The poodles found this little alleyway in John St in the CBD of Adelaide. I had walked by, even though it is just around the corner from our inner-city townhouse. You see differently when walking the streets with poodles.
The picture indicates how homelessness for mostly single and aboriginal people in Adelaide is hidden and that requests for immediate accommodation cannot be met by homelessness agencies.
This rough sleeping indicates that access to safe and secure housing is not accepted as a basic human rights and the steady decline of social or public housing in spite of the political rhetoric on the issue.
Another of our favourite areas for poodle walks is the Port Adelaide area. I am working on a project there, and it is a good place for the poodles to explore on their evening walks.
This picture was a study for a large format photography and a number of compositional variations were explored. Whilst working on the project I’ve changed from using a medium format camera to large format ones and exploring black and white (8×10) as well as colour (5×4).
There are not many shops on the poodle walk to and from our inner city Sturt Street townhouse to the Adelaide Parklands. One of the few is the Salvation Army shop on Whitmore Square:
The shop is set up to make money for the Salvation Army. The goods–furniture, clothes, nick-knacks, accessories–must be in good condition and desired by consumers. To all intents and purposes it is a retro shop selling vintage gems. They are fussy about the quality of the goods that you can give them free and their window display is varied and interesting.
What becomes very noticeable walking with the poodles is the amount of rubbish lying on the streets and in the parklands. Whereas I would have just walked by without a second look–rubbish is just part of the urban background for me—Ari and Agtet check it out very thoroughly. So I am forced to stop and look:
In the parklands it is mostly the junk food scraps that people leave lying on the ground where they have been sitting. In the city it is mostly packaging and objects that are no longer deemed useful, or have broken down. They have been put on the footpath to be collected.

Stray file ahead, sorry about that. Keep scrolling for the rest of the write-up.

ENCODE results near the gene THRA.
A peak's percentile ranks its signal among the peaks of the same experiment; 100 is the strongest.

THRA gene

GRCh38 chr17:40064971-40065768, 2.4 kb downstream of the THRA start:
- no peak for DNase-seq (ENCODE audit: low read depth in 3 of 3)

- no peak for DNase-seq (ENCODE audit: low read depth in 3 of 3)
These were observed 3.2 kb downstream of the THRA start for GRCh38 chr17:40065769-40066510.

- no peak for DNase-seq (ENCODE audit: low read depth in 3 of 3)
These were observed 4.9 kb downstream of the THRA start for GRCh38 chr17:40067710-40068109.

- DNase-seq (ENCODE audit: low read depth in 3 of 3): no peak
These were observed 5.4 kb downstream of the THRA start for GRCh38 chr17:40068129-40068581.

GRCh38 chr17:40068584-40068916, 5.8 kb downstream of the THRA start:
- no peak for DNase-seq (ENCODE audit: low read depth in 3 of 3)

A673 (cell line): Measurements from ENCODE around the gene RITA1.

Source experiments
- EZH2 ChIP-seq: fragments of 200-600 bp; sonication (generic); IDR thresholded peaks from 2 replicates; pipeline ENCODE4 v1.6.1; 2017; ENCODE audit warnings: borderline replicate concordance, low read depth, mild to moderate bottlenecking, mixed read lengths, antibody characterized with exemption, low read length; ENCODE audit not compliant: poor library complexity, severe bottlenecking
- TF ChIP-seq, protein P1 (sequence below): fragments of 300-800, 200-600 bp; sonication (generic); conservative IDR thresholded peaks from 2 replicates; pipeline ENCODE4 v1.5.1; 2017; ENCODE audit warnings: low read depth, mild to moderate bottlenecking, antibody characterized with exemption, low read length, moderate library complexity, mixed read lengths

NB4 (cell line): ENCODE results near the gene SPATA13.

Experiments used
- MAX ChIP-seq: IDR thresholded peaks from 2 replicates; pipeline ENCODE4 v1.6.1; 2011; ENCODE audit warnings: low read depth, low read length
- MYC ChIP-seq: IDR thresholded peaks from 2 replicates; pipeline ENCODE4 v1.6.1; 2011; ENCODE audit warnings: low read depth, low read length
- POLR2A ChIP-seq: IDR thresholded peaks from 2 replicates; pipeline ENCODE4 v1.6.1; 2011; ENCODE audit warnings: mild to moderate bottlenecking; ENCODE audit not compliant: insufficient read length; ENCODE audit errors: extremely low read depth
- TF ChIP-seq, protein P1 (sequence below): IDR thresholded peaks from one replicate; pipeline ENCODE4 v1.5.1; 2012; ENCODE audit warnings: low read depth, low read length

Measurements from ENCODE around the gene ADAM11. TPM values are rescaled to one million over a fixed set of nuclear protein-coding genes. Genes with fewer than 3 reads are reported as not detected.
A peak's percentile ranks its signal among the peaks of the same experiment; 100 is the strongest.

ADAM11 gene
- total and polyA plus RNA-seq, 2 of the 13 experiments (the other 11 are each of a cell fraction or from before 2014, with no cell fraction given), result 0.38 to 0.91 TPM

It was on these walks that I started to realize just how much Australian society throws away as waste. Often the waste is the leftovers from excess consumption. Or the object—including digital cameras— is so badly made that it falls apart and is tossed away. It is not cost effective to repair.
This picture was taken whilst we were mucking around the Optus Building on the corner of King William Street and South Terrace on one of those very hot summer days in Adelaide. You know the ones when the temperature is above 40 degrees C.
We were on our way back home to the inner city townhouse in Sturt Street after walking in the parklands. We were hot, and we hanging about in the alleyway’s shadows trying to cool our bodies down.
As with the earlier posts I used a digital point and shoot camera (Sony DSC R1). Digital is so much easier and more convenient to use compared to film based photography. Though digital photography has supplanted film, the same way wet collodion isn’t about anymore, film has become a niche style of photography.
This photographic moment was about exploring photography, exploring the way we communicate, not about creating pretty pictures (eg., National Geographic type photographs) that people will say, “Oh that’s nice”.
I spotted this decrepit object–it is waste– in Myers Lane on our way to the Adelaide parklands:
I found it lying against the tin wall of an old industrial site that has been sold and is earmarked for urban redevelopment. This will probably be a mixture of offices and apartments as the Adelaide City Council’s preferred model of urban renewal is one of mixed use.
This picture has been posted from the snaps that I’ve taken recently whilst on my daily walks with the two standard poodles–Ari and Agtet. Sometimes we stop for me to take a photo, which is what happened in this case, and then we move on.
The idea behind this lo-fi photo blog is that of a visual diary: this is what I am seeing when I’m walking. I stop and explore what has caught my eye. I work at it photographically, then move on.
The walking that is done with the dogs is different to my usual walks as it is much more exploratory. It is the poodle’s walk–that is how they see it— and I am part of the pack. Whilst the poodles check out the areas of their route for smells and food I check them out for photos.